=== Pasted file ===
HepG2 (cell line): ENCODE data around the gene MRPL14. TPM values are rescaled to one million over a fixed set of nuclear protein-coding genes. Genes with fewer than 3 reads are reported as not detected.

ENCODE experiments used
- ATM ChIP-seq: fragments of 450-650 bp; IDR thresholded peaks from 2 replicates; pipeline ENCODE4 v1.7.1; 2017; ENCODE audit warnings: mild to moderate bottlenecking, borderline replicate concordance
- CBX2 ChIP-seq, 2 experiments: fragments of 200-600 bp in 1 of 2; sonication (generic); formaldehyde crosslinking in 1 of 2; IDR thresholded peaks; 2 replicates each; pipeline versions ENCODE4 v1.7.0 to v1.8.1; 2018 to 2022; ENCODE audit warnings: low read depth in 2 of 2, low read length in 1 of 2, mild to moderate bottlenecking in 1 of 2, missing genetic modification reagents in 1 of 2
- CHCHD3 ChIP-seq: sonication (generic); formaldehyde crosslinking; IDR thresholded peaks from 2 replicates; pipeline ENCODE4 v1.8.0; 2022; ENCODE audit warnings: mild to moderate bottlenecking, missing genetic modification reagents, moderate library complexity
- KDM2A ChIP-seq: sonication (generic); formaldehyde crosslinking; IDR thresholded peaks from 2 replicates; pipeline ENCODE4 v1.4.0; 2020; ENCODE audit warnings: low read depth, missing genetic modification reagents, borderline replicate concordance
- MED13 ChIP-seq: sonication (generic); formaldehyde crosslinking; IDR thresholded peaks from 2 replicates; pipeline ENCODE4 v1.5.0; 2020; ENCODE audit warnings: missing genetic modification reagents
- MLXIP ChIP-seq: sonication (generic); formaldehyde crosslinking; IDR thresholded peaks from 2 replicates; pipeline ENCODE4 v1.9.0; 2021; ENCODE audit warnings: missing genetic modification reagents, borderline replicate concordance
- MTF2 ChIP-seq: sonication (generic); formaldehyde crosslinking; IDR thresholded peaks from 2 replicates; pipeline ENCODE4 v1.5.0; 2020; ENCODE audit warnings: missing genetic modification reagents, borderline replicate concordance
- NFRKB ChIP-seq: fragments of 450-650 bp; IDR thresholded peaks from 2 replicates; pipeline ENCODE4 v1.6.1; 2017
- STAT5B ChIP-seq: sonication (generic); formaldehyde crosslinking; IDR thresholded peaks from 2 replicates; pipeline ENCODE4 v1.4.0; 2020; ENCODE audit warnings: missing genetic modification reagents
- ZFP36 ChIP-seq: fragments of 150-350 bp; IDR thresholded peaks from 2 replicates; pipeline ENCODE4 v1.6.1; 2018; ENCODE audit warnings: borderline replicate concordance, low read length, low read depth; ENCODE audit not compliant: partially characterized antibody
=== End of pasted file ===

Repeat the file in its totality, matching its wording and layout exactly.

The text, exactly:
HepG2 (cell line): ENCODE data around the gene MRPL14. TPM values are rescaled to one million over a fixed set of nuclear protein-coding genes. Genes with fewer than 3 reads are reported as not detected.

ENCODE experiments used
- ATM ChIP-seq: fragments of 450-650 bp; IDR thresholded peaks from 2 replicates; pipeline ENCODE4 v1.7.1; 2017; ENCODE audit warnings: mild to moderate bottlenecking, borderline replicate concordance
- CBX2 ChIP-seq, 2 experiments: fragments of 200-600 bp in 1 of 2; sonication (generic); formaldehyde crosslinking in 1 of 2; IDR thresholded peaks; 2 replicates each; pipeline versions ENCODE4 v1.7.0 to v1.8.1; 2018 to 2022; ENCODE audit warnings: low read depth in 2 of 2, low read length in 1 of 2, mild to moderate bottlenecking in 1 of 2, missing genetic modification reagents in 1 of 2
- CHCHD3 ChIP-seq: sonication (generic); formaldehyde crosslinking; IDR thresholded peaks from 2 replicates; pipeline ENCODE4 v1.8.0; 2022; ENCODE audit warnings: mild to moderate bottlenecking, missing genetic modification reagents, moderate library complexity
- KDM2A ChIP-seq: sonication (generic); formaldehyde crosslinking; IDR thresholded peaks from 2 replicates; pipeline ENCODE4 v1.4.0; 2020; ENCODE audit warnings: low read depth, missing genetic modification reagents, borderline replicate concordance
- MED13 ChIP-seq: sonication (generic); formaldehyde crosslinking; IDR thresholded peaks from 2 replicates; pipeline ENCODE4 v1.5.0; 2020; ENCODE audit warnings: missing genetic modification reagents
- MLXIP ChIP-seq: sonication (generic); formaldehyde crosslinking; IDR thresholded peaks from 2 replicates; pipeline ENCODE4 v1.9.0; 2021; ENCODE audit warnings: missing genetic modification reagents, borderline replicate concordance
- MTF2 ChIP-seq: sonication (generic); formaldehyde crosslinking; IDR thresholded peaks from 2 replicates; pipeline ENCODE4 v1.5.0; 2020; ENCODE audit warnings: missing genetic modification reagents, borderline replicate concordance
- NFRKB ChIP-seq: fragments of 450-650 bp; IDR thresholded peaks from 2 replicates; pipeline ENCODE4 v1.6.1; 2017
- STAT5B ChIP-seq: sonication (generic); formaldehyde crosslinking; IDR thresholded peaks from 2 replicates; pipeline ENCODE4 v1.4.0; 2020; ENCODE audit warnings: missing genetic modification reagents
- ZFP36 ChIP-seq: fragments of 150-350 bp; IDR thresholded peaks from 2 replicates; pipeline ENCODE4 v1.6.1; 2018; ENCODE audit warnings: borderline replicate concordance, low read length, low read depth; ENCODE audit not compliant: partially characterized antibody